Influenced by Milanese design, this Toronto home designed by Audax includes a rich palette of materials. In the walk-in closet, which features an island for jewellery display, satin-finish brass handles add a touch of preciousness. It is always crucial to not only consider the amount of clothes and shoes you have, but also to take into account the space you need for accessories such as sunglasses, jewellery, belts and ties. Drawer dividers can help to keep things well organised.
In Paris, SC Edition (by Stephanie Coutas) designed this sumptuous closet structure with white ebony shelves and drawers in a high glossy finish, paired with gold rods in polished brass. The Eclat wallpaper by Elitis, bespoke mirrors and custom carpet designed by SC Edition in collaboration with Ferreira de Sa help to create a bright and glamorous walk-in wardrobe where every piece of clothing, bag and pair of shoes is elegantly on display.
In Galicia, Spain, stylist and interior designer Gaila Gonzales from Egue y Seta shaped her 85 sqm urban refuge. According to Gonzales, this home, “far from looking like a museum, is rather the result of a constant but playful ‘beauty hunting’ through bazaars, antique markets and vintage shops around the world”. However, for her walk-in closet, Gaila chose a minimalist look with soft colours and a few items, in order to provide a feeling of peace and relaxation.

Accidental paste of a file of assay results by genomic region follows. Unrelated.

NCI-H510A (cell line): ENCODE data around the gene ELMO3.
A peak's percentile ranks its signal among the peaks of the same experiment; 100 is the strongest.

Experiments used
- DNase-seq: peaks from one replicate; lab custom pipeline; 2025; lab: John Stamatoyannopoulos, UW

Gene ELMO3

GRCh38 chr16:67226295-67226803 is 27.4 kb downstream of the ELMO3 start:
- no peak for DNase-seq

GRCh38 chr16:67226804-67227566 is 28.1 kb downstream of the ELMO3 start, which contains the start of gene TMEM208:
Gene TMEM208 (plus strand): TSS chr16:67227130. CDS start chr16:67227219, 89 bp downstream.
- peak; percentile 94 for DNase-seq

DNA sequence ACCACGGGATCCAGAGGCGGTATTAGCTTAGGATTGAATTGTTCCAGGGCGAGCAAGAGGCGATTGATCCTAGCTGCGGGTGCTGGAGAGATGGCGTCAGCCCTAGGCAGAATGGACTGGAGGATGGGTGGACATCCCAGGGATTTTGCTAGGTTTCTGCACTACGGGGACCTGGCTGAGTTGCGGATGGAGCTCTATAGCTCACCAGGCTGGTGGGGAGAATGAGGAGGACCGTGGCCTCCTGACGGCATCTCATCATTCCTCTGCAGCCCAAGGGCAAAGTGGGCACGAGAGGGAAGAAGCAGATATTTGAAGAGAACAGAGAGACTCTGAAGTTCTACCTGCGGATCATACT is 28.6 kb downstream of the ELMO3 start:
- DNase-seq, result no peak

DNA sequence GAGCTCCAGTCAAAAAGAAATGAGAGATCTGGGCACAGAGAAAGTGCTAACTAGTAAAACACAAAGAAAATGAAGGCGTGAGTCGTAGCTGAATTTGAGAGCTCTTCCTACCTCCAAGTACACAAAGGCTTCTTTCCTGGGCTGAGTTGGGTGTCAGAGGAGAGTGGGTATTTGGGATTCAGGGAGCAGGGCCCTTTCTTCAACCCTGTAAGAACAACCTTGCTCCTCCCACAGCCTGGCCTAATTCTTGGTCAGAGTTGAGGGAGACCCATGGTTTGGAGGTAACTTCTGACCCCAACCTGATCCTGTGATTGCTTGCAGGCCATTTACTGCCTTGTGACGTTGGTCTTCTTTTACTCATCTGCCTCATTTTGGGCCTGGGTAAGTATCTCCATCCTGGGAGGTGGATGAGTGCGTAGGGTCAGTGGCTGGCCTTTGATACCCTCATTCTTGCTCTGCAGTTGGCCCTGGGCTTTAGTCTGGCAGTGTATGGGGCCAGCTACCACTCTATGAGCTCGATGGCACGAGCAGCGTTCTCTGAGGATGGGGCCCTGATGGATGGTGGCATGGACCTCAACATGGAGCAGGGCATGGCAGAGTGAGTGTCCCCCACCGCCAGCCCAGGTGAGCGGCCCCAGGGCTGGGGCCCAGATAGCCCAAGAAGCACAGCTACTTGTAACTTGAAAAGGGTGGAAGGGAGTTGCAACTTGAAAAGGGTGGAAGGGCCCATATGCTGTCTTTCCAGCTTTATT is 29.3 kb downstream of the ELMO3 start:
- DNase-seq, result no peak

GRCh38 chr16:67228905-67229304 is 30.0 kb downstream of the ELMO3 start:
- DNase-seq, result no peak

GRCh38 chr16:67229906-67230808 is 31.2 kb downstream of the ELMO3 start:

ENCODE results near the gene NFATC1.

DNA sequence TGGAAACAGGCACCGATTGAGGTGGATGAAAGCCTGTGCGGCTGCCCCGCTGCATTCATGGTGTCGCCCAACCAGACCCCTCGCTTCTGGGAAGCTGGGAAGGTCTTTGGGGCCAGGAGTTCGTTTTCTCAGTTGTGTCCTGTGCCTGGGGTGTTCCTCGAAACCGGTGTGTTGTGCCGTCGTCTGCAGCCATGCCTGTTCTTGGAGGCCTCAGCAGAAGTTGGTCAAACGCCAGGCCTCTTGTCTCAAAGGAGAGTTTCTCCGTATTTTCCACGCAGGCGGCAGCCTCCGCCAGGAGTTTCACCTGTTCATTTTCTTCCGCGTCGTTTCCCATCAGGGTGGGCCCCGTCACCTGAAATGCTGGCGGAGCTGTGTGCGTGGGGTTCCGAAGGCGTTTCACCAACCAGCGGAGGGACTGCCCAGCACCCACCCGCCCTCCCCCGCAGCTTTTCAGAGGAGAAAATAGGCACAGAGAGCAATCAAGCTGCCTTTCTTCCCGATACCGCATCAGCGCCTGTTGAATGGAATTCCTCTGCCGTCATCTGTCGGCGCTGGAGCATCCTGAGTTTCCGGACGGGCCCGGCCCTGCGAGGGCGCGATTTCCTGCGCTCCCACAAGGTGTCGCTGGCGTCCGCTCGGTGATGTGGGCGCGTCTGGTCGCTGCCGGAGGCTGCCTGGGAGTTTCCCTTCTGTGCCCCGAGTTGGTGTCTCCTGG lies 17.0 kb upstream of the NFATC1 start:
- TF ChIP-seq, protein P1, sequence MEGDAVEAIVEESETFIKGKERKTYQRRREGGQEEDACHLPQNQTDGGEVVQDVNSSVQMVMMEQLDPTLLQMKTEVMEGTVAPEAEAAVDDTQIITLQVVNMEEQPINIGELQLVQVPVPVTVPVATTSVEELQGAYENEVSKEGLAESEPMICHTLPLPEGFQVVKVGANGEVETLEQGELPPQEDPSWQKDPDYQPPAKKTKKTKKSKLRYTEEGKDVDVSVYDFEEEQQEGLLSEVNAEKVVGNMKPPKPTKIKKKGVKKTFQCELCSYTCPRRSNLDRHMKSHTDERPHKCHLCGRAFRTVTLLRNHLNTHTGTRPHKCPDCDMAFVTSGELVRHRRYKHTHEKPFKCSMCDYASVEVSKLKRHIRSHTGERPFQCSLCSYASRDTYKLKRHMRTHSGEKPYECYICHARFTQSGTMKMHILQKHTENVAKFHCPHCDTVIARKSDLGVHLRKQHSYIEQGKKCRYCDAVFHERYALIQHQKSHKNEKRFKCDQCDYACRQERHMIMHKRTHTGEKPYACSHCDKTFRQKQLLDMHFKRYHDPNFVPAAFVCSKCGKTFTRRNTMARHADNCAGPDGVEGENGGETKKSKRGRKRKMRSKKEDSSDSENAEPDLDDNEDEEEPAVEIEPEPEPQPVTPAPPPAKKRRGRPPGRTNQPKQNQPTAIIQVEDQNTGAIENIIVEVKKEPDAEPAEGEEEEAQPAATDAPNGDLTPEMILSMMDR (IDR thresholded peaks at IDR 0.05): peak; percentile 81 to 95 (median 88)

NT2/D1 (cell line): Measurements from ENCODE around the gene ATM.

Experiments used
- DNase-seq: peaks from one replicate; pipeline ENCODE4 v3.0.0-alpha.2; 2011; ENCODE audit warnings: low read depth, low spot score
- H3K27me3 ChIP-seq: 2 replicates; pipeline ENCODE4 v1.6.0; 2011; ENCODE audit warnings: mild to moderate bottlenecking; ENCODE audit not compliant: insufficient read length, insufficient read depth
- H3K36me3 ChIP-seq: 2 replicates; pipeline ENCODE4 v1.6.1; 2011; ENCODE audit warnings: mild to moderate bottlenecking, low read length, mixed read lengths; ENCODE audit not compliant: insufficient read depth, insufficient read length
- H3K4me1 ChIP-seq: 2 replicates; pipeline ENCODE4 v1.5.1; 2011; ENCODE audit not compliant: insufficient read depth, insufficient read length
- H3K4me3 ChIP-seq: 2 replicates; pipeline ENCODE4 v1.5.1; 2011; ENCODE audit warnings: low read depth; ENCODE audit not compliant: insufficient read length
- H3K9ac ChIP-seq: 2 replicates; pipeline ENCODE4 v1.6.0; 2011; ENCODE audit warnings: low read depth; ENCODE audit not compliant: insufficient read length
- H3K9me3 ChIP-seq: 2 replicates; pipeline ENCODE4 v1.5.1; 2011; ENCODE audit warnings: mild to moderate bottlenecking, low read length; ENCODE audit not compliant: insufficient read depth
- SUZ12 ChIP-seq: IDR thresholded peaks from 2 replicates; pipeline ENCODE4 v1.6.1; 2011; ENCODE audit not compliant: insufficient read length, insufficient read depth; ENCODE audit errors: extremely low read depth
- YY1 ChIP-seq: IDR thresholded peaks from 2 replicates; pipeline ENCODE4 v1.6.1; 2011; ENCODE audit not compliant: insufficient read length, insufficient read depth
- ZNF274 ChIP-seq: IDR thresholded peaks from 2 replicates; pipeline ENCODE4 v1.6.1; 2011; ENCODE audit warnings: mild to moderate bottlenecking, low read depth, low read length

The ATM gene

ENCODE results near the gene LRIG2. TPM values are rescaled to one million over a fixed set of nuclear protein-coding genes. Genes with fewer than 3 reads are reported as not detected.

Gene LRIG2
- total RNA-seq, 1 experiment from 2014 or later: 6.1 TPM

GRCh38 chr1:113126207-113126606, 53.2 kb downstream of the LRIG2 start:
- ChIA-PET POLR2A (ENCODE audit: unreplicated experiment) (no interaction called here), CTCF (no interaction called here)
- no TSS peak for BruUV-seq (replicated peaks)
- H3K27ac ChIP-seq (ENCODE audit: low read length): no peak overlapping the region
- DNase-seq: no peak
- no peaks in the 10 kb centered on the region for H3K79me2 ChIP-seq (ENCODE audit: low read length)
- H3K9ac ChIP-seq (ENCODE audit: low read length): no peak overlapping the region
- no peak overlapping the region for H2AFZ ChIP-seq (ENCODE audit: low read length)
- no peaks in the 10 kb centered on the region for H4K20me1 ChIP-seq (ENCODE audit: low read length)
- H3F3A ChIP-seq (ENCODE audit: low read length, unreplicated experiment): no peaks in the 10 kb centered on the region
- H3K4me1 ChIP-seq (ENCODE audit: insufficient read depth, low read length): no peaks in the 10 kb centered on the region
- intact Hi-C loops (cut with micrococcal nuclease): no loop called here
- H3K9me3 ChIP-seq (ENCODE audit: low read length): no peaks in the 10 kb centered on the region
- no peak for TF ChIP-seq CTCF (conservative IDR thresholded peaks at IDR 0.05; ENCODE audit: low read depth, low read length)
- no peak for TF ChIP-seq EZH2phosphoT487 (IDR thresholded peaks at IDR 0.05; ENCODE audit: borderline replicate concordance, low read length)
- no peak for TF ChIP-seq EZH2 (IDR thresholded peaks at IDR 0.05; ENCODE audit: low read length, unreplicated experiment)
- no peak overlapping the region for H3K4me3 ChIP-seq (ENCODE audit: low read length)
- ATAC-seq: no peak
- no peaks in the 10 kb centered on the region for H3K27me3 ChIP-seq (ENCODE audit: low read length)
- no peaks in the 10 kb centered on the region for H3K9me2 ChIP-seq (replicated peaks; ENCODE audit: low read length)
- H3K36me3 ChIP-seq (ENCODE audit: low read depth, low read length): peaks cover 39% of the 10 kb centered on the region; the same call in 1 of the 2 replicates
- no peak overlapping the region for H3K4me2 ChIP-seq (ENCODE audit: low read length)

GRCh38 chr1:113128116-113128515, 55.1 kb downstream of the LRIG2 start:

Colour-coding your wardrobe will help save time every morning when choosing your clothes, shoes and accessories, as well as when returning home to store the items used during the day. In addition to being functional, this quick and easy system also adds a pleasant aesthetic. Several coding options exist, such as the rainbow and the light-to-dark methods. For multi-coloured items, just pick the dominant tone to determine where to place them. Seen here in a home by StyledbyPT.
“Our client wanted an oasis within her home, a space that was her own to relax in, and enjoy getting dressed,” says the Kroesser & Strat team from Homepolish. “We took a guest room and turned it into her dressing room. We played up the cosy factor with a textured, tufted area rug, layered in beautiful blush-tone sheepskins, and included a velvet ottoman to give it a feminine vibe… The brass Sarah Sherman Samuel half-moon pulls were the perfect pop against the rest of the calmer, more feminine tones.”
This article was originally published in Home & Decor